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Electrocatalysis reaction shuttles halides from molecule to molecule

Method could be used to recycle waste dihalides and remediate soil contaminated with organohalogen compounds

by Bethany Halford
January 30, 2021 | A version of this story appeared in Volume 99, Issue 4


A reaction that electrocatalytically shuttles two halides from one molecule to another.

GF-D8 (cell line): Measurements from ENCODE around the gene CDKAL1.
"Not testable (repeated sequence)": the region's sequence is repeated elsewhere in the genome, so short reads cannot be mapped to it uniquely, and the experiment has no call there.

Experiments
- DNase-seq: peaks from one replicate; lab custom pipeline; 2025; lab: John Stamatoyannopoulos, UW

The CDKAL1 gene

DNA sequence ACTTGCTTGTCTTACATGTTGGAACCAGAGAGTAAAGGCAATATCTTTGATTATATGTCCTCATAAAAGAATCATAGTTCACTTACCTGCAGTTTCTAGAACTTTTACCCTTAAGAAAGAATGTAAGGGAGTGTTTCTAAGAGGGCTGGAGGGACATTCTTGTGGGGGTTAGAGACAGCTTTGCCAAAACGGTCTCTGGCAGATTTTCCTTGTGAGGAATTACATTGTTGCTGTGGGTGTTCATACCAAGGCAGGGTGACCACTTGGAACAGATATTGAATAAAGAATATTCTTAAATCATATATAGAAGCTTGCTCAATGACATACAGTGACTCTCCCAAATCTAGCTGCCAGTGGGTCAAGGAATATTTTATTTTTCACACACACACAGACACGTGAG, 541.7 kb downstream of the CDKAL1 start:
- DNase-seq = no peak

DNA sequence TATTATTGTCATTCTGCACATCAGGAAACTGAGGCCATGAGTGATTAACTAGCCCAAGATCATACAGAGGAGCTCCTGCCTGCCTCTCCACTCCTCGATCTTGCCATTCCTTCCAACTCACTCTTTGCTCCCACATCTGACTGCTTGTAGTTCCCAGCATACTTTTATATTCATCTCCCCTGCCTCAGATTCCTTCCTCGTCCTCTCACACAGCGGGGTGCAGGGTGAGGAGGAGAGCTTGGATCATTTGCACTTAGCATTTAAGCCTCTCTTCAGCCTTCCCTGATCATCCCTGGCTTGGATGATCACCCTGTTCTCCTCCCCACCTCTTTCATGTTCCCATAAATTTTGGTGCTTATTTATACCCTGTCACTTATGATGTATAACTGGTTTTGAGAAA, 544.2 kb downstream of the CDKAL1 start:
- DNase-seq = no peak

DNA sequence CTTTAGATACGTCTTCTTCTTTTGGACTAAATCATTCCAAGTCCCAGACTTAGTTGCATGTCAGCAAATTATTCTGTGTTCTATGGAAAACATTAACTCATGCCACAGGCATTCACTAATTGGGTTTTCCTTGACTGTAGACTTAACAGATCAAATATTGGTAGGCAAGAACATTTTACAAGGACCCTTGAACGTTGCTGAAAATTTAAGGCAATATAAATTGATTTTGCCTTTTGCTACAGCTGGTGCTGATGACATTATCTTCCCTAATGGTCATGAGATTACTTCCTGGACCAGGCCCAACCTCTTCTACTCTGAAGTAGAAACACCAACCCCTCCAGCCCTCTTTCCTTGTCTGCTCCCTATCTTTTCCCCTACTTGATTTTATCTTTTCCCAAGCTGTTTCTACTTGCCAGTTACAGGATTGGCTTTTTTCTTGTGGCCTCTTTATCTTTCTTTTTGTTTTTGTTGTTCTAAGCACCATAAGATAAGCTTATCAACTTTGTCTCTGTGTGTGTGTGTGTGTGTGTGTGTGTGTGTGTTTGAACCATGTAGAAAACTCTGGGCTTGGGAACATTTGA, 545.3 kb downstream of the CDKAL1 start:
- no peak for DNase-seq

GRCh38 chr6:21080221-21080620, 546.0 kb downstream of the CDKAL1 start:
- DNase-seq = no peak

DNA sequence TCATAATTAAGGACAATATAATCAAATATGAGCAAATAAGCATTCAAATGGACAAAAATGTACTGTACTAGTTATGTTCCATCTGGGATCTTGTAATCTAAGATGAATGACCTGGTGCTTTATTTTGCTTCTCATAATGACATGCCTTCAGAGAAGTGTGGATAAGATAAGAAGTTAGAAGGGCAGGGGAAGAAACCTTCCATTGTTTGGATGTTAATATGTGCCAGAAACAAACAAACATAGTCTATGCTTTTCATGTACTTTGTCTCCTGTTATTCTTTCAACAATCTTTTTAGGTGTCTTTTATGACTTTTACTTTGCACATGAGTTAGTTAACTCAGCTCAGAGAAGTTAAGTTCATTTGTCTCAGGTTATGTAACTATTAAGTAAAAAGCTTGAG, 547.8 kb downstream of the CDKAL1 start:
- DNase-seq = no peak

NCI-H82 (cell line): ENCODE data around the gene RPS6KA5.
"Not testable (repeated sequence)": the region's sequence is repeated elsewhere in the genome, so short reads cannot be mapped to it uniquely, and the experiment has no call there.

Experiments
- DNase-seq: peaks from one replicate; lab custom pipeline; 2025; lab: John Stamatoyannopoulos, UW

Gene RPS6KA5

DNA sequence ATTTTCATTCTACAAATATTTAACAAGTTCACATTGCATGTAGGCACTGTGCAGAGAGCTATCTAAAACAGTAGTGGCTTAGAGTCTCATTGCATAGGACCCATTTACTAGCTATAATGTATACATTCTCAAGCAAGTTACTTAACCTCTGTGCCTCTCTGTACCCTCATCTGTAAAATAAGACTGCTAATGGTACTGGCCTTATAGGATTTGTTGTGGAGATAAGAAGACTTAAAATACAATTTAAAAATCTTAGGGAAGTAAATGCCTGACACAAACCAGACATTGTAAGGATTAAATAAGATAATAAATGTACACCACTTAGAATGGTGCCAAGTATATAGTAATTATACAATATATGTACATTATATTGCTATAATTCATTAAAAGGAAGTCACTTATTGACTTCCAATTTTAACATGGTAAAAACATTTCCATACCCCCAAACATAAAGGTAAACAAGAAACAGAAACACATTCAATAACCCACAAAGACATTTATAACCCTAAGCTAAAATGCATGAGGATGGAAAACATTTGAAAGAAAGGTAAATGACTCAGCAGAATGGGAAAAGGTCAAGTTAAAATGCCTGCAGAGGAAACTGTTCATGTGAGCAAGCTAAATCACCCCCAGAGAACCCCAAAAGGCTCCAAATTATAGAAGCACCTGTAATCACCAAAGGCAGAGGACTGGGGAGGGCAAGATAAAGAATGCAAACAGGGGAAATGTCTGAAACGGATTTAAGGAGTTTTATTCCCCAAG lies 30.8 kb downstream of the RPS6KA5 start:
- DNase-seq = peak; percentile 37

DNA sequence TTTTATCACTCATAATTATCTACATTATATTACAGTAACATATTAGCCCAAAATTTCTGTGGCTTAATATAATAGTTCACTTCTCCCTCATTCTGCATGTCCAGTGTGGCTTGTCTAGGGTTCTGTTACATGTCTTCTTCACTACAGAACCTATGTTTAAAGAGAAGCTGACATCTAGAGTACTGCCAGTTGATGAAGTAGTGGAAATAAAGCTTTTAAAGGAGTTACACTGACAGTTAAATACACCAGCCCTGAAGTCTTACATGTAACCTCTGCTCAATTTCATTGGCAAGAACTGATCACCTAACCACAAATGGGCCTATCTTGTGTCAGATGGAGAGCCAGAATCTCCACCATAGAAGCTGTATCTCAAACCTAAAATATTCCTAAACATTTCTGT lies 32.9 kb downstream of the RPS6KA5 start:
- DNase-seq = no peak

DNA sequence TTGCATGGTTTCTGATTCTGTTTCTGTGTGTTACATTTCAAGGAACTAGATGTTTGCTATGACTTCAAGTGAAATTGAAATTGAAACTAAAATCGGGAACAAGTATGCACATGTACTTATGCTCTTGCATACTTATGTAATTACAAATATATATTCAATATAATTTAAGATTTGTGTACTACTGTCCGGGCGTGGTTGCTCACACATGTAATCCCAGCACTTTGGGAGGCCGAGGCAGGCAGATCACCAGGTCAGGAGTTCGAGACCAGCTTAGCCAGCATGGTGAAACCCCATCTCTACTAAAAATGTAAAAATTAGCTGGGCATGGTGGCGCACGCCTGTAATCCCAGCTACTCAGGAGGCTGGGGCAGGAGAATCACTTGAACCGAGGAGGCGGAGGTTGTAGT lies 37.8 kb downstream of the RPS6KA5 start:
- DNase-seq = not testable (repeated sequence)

Vicinal dihalides—molecules that feature halogen atoms on adjacent carbons—are useful as flame retardants, as pesticides, and as intermediates en route to polymers and pharmaceuticals. But making these molecules typically requires hazardous chlorine or bromine. Now, chemists led by Bill Morandi at the Swiss Federal Institute of Technology (ETH), Zurich, and Siegfried R. Waldvogel at Johannes Gutenberg University report an electrocatalytic method for making vicinal dihalides from other vicinal dihalides (Science 2021, DOI: 10.1126/science.abf2974). The method zaps simple vicinal dihalides, including 1,2-dibromoethane, 1,1,1,2-tetrachloroethane, and 1,2-dichloroethane, between two graphite electrodes in the presence of an alkene, shuttling two halides from the simple molecule to the more complex one (example shown). Because the reaction also works in reverse, chemists could use it to recycle vicinal dihalide waste. For example, Morandi, Waldvogel, and coworkers take soil contaminated with the persistent pollutant lindane, a cyclohexane molecule with a chlorine on each carbon that was once used as a pesticide, and electrocatalytically transform it into benzene and simple vicinal dihalides. They perform the transformation directly on contaminated soil, showing that the shuttling reaction tolerates biological and mineral impurities that might be present in the soil.


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